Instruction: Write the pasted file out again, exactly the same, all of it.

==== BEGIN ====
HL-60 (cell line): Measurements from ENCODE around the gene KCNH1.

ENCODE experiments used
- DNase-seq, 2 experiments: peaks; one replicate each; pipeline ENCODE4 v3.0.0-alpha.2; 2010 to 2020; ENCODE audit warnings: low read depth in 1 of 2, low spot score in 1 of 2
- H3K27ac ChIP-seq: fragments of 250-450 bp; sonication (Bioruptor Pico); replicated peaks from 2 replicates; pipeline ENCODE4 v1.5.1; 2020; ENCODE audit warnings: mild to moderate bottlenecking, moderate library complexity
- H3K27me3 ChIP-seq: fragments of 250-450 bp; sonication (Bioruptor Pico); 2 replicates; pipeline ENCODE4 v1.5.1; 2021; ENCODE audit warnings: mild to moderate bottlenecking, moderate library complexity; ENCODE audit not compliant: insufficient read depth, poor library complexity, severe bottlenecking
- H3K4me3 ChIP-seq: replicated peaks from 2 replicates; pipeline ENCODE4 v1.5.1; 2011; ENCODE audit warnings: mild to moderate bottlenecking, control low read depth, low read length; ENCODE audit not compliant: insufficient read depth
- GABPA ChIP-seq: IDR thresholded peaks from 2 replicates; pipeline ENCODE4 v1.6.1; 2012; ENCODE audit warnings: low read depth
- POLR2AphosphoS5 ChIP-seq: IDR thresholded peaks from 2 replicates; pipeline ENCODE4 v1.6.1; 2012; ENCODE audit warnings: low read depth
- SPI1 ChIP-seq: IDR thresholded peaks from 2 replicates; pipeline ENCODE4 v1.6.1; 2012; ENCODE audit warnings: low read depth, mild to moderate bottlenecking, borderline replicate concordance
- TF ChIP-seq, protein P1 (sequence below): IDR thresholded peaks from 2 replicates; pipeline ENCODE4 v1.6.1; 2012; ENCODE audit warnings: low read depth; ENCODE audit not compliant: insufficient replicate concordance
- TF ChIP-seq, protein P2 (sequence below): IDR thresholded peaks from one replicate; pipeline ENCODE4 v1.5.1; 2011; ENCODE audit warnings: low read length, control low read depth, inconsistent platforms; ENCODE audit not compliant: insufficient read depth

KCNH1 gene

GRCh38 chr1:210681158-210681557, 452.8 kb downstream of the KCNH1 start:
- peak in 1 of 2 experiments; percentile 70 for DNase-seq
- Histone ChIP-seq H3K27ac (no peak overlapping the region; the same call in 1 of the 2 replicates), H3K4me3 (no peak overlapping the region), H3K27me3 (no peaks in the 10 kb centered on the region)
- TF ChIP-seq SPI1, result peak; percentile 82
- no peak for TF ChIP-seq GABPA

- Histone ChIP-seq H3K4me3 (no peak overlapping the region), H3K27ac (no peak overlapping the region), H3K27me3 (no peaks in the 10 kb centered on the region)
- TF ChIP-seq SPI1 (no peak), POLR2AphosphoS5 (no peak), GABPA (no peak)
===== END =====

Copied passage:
HL-60 (cell line): Measurements from ENCODE around the gene KCNH1.

ENCODE experiments used
- DNase-seq, 2 experiments: peaks; one replicate each; pipeline ENCODE4 v3.0.0-alpha.2; 2010 to 2020; ENCODE audit warnings: low read depth in 1 of 2, low spot score in 1 of 2
- H3K27ac ChIP-seq: fragments of 250-450 bp; sonication (Bioruptor Pico); replicated peaks from 2 replicates; pipeline ENCODE4 v1.5.1; 2020; ENCODE audit warnings: mild to moderate bottlenecking, moderate library complexity
- H3K27me3 ChIP-seq: fragments of 250-450 bp; sonication (Bioruptor Pico); 2 replicates; pipeline ENCODE4 v1.5.1; 2021; ENCODE audit warnings: mild to moderate bottlenecking, moderate library complexity; ENCODE audit not compliant: insufficient read depth, poor library complexity, severe bottlenecking
- H3K4me3 ChIP-seq: replicated peaks from 2 replicates; pipeline ENCODE4 v1.5.1; 2011; ENCODE audit warnings: mild to moderate bottlenecking, control low read depth, low read length; ENCODE audit not compliant: insufficient read depth
- GABPA ChIP-seq: IDR thresholded peaks from 2 replicates; pipeline ENCODE4 v1.6.1; 2012; ENCODE audit warnings: low read depth
- POLR2AphosphoS5 ChIP-seq: IDR thresholded peaks from 2 replicates; pipeline ENCODE4 v1.6.1; 2012; ENCODE audit warnings: low read depth
- SPI1 ChIP-seq: IDR thresholded peaks from 2 replicates; pipeline ENCODE4 v1.6.1; 2012; ENCODE audit warnings: low read depth, mild to moderate bottlenecking, borderline replicate concordance
- TF ChIP-seq, protein P1 (sequence below): IDR thresholded peaks from 2 replicates; pipeline ENCODE4 v1.6.1; 2012; ENCODE audit warnings: low read depth; ENCODE audit not compliant: insufficient replicate concordance
- TF ChIP-seq, protein P2 (sequence below): IDR thresholded peaks from one replicate; pipeline ENCODE4 v1.5.1; 2011; ENCODE audit warnings: low read length, control low read depth, inconsistent platforms; ENCODE audit not compliant: insufficient read depth

KCNH1 gene

GRCh38 chr1:210681158-210681557, 452.8 kb downstream of the KCNH1 start:
- peak in 1 of 2 experiments; percentile 70 for DNase-seq
- Histone ChIP-seq H3K27ac (no peak overlapping the region; the same call in 1 of the 2 replicates), H3K4me3 (no peak overlapping the region), H3K27me3 (no peaks in the 10 kb centered on the region)
- TF ChIP-seq SPI1, result peak; percentile 82
- no peak for TF ChIP-seq GABPA

- Histone ChIP-seq H3K4me3 (no peak overlapping the region), H3K27ac (no peak overlapping the region), H3K27me3 (no peaks in the 10 kb centered on the region)
- TF ChIP-seq SPI1 (no peak), POLR2AphosphoS5 (no peak), GABPA (no peak)